|Statue of Taweret.|
When Locke asks Sawyer why he thinks he got to the island, the latter grumbled that his plane happened to crash, then because his raft blew up, because the helicopter couldn’t carry extra weight, etc. To which Locke/the Monster answers, ‘That’s not why you are here’.
— Why are you on this island?
— I’m on this island because my plane crashed, because my raft blew up, because the helicopter I was on was riding one too heavy.
— That’s not why you are here.
Similar questions have been posed in Thornton Wilder’s THE BRIDGE OF SAN LUIS REY, where the characters were doomed to meet their deaths in the collapse of the bridge as a logical outcome of their lives and personalities. "Is there a direction and meaning in lives beyond the individual's own will?" was the question posed by the author, which is basically fate vs. free will. As a matter of fact, every time a number of people die or get injured in an accident a mind-boggling question raises its ugly head — did some superior force make it happen accidentally on purpose?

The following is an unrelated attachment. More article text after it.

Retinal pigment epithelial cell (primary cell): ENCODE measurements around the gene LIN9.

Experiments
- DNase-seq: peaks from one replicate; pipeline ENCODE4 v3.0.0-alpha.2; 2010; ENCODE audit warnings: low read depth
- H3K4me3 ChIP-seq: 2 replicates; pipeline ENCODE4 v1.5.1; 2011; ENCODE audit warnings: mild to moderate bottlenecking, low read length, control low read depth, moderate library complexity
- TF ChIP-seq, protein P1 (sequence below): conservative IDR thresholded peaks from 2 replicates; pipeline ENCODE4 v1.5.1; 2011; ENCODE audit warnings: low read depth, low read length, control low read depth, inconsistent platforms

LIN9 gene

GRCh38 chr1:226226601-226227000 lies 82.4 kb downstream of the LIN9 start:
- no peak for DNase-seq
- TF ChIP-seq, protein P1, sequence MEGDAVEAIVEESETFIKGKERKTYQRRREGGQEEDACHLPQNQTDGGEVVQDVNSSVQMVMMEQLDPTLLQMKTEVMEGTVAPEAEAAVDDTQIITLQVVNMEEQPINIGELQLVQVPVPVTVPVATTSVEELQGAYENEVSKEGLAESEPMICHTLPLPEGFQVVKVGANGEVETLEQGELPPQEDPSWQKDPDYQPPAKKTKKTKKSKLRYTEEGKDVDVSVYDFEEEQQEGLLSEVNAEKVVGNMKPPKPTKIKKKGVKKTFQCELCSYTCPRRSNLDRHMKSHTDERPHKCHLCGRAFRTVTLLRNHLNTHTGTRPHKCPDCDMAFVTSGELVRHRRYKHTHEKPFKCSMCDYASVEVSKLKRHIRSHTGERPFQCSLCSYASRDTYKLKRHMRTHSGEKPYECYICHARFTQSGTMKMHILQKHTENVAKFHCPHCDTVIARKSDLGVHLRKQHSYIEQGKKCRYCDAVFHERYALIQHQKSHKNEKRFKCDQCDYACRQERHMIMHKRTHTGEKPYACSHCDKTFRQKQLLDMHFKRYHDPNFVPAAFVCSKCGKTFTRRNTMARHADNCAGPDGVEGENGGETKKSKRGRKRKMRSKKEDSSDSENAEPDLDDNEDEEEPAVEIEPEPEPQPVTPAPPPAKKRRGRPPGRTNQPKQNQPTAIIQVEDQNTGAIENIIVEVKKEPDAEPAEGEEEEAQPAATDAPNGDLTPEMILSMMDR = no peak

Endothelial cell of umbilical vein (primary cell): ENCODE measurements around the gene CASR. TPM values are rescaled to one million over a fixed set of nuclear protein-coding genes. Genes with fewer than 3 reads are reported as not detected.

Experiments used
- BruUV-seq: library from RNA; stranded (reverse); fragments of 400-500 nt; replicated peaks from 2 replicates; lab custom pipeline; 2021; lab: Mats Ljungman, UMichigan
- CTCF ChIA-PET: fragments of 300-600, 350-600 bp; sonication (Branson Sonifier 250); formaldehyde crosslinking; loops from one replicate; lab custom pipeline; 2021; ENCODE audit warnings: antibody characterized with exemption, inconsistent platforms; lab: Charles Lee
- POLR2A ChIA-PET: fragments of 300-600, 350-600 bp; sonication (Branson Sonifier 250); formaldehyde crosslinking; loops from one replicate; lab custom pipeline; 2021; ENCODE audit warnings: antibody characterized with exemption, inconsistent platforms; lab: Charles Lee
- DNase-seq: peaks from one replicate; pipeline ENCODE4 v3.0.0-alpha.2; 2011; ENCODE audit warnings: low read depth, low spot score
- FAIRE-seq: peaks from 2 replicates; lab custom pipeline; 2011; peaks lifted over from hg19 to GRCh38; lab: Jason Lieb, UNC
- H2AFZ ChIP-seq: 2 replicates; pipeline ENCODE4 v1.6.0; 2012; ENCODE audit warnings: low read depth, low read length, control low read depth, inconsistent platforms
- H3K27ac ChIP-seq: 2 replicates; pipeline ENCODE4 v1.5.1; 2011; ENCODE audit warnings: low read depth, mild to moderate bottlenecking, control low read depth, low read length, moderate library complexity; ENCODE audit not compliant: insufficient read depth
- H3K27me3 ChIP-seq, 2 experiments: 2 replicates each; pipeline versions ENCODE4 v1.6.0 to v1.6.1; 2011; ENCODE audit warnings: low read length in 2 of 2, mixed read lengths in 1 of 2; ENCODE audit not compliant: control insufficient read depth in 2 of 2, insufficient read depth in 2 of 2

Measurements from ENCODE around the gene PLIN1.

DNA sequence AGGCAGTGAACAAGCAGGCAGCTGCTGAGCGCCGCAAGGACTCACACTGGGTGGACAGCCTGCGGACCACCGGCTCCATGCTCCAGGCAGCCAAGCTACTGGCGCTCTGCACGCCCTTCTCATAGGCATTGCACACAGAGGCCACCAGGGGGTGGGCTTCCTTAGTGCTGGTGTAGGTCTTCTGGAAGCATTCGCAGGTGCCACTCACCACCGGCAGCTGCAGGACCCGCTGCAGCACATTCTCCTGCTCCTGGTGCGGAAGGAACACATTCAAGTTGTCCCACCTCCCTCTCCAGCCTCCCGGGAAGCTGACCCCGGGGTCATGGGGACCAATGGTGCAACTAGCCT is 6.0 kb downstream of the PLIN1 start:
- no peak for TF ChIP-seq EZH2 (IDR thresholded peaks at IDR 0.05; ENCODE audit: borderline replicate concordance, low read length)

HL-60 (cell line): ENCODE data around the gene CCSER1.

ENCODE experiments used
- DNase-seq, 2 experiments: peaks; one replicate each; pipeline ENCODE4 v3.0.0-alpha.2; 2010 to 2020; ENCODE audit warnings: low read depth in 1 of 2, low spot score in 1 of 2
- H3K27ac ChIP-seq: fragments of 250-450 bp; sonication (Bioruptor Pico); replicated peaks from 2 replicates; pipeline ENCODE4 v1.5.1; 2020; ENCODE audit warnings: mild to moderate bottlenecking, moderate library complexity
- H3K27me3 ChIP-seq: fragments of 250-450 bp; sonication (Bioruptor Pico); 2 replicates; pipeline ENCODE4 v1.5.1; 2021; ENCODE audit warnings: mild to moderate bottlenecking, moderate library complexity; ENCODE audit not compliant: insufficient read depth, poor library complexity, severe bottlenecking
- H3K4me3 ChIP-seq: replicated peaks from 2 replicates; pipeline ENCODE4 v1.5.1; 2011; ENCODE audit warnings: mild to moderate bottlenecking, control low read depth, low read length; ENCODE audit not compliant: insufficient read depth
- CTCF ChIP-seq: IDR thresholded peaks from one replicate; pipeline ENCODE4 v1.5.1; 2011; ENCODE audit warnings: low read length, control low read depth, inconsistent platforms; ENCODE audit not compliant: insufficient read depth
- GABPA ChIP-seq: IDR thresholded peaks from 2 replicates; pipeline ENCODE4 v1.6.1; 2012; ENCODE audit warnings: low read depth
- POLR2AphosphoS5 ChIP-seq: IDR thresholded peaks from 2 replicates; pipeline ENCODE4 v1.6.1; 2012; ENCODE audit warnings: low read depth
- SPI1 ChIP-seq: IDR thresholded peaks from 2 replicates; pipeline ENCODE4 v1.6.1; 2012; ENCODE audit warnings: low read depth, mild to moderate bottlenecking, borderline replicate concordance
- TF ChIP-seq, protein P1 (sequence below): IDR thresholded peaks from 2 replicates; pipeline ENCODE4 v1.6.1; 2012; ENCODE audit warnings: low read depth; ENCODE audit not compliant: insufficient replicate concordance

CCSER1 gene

Some people believe there’s a cause for everything; others say it’s just a blind chance. Personally I’m inclined to think that chance is an unperceived necessity.